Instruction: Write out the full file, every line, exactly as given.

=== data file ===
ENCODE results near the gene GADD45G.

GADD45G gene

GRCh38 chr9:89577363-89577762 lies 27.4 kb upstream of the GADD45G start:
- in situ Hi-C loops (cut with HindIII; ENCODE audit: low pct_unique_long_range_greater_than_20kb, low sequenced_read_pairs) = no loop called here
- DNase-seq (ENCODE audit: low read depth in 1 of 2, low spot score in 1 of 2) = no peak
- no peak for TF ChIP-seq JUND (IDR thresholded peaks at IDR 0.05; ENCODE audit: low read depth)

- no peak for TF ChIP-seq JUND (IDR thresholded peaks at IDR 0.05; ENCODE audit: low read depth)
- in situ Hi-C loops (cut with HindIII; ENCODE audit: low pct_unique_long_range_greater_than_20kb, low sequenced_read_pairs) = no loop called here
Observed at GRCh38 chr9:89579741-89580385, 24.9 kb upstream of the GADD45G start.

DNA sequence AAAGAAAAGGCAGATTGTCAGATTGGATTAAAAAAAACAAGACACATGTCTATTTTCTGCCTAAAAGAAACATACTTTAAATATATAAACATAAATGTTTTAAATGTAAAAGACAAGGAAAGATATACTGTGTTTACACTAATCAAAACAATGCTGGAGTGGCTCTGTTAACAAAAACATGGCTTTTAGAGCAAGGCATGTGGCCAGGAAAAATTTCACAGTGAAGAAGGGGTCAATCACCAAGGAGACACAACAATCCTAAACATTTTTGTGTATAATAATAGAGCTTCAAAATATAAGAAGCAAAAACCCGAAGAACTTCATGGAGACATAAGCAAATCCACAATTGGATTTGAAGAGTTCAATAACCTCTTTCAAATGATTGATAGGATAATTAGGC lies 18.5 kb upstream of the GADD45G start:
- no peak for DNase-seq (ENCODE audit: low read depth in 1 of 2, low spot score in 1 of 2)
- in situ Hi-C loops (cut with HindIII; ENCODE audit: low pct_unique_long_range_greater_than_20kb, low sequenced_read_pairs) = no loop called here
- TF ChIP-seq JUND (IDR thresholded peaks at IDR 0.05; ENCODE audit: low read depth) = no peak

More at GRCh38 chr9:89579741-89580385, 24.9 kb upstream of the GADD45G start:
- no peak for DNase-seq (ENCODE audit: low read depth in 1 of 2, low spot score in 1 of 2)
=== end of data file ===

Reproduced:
ENCODE results near the gene GADD45G.

GADD45G gene

GRCh38 chr9:89577363-89577762 lies 27.4 kb upstream of the GADD45G start:
- in situ Hi-C loops (cut with HindIII; ENCODE audit: low pct_unique_long_range_greater_than_20kb, low sequenced_read_pairs) = no loop called here
- DNase-seq (ENCODE audit: low read depth in 1 of 2, low spot score in 1 of 2) = no peak
- no peak for TF ChIP-seq JUND (IDR thresholded peaks at IDR 0.05; ENCODE audit: low read depth)

- no peak for TF ChIP-seq JUND (IDR thresholded peaks at IDR 0.05; ENCODE audit: low read depth)
- in situ Hi-C loops (cut with HindIII; ENCODE audit: low pct_unique_long_range_greater_than_20kb, low sequenced_read_pairs) = no loop called here
Observed at GRCh38 chr9:89579741-89580385, 24.9 kb upstream of the GADD45G start.

DNA sequence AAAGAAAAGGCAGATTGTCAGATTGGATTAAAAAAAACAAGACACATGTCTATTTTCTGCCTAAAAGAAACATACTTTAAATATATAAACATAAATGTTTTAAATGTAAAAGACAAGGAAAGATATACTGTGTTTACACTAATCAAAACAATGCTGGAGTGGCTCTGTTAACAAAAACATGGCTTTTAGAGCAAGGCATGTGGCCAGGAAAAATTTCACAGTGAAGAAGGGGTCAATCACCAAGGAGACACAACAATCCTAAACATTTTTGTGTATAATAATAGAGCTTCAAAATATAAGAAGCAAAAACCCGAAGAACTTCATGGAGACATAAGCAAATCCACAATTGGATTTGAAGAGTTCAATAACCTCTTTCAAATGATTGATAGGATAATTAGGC lies 18.5 kb upstream of the GADD45G start:
- no peak for DNase-seq (ENCODE audit: low read depth in 1 of 2, low spot score in 1 of 2)
- in situ Hi-C loops (cut with HindIII; ENCODE audit: low pct_unique_long_range_greater_than_20kb, low sequenced_read_pairs) = no loop called here
- TF ChIP-seq JUND (IDR thresholded peaks at IDR 0.05; ENCODE audit: low read depth) = no peak

More at GRCh38 chr9:89579741-89580385, 24.9 kb upstream of the GADD45G start:
- no peak for DNase-seq (ENCODE audit: low read depth in 1 of 2, low spot score in 1 of 2)